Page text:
The property tax rate in New York is high compared to the rest of the country. That’s according to a new report Wednesday from the financial news and opinion site 24/7 Wall St., which reviewed the effective rate — meaning the total amount of property taxes paid each year as a percentage of the total value of all occupied homes — for every state. The data is from the 2015 fiscal year and came from the conservative think tank Tax Foundation. If you want more information about seafarers tax deduction, click here.
New York’s effective property tax rate ranked 14th highest in the country, the report found, nestled between Iowa and Kansas. On average, state and local governments across the country bring in about $1,500 a year in property taxes per person. Here are the numbers for New York:
- Effective property tax rate: 1.4 percent
- Median home value: $314,500
- Per capita property taxes: $2,696.90
- Median household income: $64,894
If those numbers seem like too much, you might consider moving to Hawaii, where the effective property tax rate was just .29 percent. If that sounds like a dream, consider this — the median Hawaiian home is worth more than $617,000 and the typical household earns about $77,000 a year, so don’t forget to bring a checkbook and perhaps buy a lottery ticket upon arrival. Alabama, Louisiana, West Virginia and Wyoming rounded out the five states with the lowest property tax rates.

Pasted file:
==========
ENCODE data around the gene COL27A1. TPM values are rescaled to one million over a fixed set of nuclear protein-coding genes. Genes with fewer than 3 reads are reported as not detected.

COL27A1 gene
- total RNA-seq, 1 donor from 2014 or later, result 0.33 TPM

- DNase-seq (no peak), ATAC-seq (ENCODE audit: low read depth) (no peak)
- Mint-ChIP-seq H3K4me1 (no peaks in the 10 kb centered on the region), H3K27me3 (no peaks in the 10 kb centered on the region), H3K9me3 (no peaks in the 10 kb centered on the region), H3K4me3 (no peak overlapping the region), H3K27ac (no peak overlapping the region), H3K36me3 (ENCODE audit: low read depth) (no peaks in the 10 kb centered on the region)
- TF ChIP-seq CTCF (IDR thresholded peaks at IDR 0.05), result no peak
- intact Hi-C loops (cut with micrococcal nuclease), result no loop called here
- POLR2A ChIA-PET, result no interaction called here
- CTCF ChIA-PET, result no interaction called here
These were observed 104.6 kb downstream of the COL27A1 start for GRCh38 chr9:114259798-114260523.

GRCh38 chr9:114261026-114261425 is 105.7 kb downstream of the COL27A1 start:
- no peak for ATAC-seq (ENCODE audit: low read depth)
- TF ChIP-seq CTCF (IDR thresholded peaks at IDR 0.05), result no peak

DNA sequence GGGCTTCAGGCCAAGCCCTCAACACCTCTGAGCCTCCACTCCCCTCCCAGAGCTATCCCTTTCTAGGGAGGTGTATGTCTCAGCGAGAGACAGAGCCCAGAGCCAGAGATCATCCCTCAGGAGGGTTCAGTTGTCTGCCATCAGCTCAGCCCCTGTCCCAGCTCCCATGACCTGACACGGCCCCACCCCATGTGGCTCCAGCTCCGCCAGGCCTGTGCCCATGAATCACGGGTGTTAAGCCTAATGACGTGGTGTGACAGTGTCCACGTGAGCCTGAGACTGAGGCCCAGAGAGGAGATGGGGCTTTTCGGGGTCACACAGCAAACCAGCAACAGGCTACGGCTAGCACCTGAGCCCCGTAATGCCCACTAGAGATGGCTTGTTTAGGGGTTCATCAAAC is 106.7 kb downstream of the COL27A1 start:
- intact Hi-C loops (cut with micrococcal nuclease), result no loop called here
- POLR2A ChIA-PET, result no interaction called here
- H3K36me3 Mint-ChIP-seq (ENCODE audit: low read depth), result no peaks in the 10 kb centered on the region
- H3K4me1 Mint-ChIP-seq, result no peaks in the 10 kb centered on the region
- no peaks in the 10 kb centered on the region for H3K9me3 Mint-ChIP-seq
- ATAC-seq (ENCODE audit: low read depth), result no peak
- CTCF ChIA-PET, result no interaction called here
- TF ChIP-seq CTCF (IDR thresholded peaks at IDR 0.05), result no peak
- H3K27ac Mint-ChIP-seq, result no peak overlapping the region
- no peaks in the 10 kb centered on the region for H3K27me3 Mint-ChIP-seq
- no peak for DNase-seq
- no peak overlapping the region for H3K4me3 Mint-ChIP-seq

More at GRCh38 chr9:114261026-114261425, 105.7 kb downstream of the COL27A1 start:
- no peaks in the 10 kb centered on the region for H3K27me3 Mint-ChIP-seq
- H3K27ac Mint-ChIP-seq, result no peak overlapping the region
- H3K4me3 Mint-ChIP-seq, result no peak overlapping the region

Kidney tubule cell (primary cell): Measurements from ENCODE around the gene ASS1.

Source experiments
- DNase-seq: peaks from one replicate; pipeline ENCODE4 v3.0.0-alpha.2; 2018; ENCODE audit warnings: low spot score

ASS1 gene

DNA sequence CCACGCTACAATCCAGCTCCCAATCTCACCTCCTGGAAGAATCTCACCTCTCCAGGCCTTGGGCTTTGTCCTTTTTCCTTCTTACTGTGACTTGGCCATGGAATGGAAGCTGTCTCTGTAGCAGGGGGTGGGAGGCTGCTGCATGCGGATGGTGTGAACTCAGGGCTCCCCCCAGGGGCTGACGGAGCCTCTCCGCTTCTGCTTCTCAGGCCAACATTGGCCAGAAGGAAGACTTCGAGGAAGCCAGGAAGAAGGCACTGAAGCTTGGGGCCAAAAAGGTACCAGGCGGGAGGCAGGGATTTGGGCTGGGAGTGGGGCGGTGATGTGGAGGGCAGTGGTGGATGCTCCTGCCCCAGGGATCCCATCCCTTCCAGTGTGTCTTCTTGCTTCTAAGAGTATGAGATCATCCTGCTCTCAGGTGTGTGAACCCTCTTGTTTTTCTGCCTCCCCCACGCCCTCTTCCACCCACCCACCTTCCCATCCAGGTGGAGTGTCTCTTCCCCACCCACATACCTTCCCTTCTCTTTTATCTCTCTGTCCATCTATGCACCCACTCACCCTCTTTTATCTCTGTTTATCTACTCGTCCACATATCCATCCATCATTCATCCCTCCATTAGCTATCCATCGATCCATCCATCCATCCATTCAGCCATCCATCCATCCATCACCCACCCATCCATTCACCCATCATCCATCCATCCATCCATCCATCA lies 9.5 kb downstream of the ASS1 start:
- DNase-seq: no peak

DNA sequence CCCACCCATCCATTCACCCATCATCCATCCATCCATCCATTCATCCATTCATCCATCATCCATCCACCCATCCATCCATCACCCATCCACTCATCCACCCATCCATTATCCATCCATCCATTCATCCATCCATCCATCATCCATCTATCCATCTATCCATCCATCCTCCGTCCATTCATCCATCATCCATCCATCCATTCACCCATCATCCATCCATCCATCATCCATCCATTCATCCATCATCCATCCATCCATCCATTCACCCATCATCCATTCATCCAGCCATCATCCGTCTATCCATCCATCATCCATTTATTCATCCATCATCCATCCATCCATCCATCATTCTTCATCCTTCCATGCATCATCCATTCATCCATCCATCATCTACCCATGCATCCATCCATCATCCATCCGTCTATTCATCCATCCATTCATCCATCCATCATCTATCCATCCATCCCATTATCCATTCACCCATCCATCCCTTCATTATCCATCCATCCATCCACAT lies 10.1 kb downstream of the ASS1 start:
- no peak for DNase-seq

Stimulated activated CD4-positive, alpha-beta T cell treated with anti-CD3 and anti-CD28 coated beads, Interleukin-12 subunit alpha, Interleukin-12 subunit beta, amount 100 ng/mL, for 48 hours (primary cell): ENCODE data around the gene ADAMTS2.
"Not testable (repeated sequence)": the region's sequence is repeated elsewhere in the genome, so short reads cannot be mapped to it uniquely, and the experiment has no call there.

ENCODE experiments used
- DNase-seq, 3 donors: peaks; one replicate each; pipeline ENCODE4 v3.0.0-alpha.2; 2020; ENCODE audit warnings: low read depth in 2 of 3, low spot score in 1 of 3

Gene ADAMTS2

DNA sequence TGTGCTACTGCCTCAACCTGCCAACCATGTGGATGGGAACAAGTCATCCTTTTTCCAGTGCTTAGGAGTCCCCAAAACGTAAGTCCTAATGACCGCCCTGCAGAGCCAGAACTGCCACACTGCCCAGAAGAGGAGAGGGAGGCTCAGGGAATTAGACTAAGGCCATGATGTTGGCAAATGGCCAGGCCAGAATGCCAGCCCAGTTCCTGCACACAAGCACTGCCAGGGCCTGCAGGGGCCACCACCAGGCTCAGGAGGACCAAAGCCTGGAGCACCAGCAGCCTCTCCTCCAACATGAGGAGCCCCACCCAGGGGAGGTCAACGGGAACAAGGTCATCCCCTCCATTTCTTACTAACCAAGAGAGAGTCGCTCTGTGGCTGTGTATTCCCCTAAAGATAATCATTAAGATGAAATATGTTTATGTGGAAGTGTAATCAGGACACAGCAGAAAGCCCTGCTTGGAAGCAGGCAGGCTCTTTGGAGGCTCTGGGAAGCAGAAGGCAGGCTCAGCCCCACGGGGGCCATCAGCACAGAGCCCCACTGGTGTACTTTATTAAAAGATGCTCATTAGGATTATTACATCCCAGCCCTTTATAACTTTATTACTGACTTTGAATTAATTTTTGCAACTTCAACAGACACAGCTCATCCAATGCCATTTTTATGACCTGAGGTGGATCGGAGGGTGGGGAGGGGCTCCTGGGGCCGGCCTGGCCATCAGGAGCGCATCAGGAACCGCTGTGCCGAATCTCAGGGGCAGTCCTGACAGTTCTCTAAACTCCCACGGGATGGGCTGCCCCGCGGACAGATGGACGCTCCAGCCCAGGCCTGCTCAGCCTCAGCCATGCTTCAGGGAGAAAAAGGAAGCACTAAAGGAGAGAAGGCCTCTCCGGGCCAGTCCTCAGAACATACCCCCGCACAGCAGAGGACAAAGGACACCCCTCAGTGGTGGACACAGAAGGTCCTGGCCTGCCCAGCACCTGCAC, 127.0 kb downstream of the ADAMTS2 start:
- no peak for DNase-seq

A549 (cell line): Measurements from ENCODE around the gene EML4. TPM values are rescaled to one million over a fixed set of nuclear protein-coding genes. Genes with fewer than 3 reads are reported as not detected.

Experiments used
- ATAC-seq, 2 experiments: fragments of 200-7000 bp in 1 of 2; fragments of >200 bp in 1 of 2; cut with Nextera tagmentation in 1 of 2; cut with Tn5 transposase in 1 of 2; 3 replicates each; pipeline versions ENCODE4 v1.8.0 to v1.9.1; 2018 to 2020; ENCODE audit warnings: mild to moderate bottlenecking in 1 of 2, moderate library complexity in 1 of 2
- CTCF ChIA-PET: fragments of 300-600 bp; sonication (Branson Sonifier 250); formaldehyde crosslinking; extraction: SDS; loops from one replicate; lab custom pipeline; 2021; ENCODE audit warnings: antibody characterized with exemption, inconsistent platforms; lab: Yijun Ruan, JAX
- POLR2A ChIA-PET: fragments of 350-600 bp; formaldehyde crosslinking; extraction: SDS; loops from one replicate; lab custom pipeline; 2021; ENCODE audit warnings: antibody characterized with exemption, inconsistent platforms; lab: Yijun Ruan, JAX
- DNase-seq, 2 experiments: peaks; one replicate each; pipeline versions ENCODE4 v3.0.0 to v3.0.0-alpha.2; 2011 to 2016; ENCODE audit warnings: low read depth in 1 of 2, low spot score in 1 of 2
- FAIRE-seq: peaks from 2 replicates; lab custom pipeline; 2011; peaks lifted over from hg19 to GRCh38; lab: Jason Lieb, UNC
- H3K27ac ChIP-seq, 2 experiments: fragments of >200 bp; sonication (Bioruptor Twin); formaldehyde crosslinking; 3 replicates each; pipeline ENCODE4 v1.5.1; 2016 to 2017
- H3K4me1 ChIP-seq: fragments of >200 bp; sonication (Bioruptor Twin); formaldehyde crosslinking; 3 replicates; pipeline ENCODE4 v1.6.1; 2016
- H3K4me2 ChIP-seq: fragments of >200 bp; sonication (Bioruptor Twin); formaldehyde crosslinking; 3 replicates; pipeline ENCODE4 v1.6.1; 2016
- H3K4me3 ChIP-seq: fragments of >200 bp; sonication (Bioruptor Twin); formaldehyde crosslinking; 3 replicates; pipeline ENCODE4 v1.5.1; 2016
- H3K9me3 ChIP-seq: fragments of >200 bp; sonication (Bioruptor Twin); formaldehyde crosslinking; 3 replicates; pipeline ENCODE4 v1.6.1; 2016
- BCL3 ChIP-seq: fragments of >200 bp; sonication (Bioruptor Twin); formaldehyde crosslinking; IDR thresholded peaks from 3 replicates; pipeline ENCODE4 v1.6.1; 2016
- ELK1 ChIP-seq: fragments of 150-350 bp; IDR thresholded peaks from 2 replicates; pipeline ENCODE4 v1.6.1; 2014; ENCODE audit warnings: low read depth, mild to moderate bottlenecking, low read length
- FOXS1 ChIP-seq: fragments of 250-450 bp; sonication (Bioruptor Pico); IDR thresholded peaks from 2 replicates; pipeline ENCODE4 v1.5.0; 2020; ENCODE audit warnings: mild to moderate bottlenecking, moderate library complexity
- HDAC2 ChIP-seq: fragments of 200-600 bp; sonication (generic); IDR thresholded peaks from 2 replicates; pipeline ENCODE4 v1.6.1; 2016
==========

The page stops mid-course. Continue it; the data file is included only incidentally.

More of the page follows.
On the flip side, residents in the Northeast appear to pay the highest rates, with New Jersey, New Hampshire and Vermont all appearing in the top five. New Jerseyans pay more than anyone else in the country with an effective property tax rate of 2.16 percent, the authors found. Residents pay more than $3,000 per capita and the median household income is just over $80,000 a year. A typical home in the state costs about $335,000.
Here are the 10 states with the highest effective property tax rates:Subscribe
- New Jersey
- New Hampshire
- Rhode Island
Property taxes are the single largest money-maker for local governments and they’re spent almost entirely on a local level. Generally they are used to fund fire, police, schools, roads, cleaning and repairs.
“As a result, the United States is a patchwork of property tax codes, and depending on where you live, property taxes can be either a trivial expense or a major financial burden,” the report said.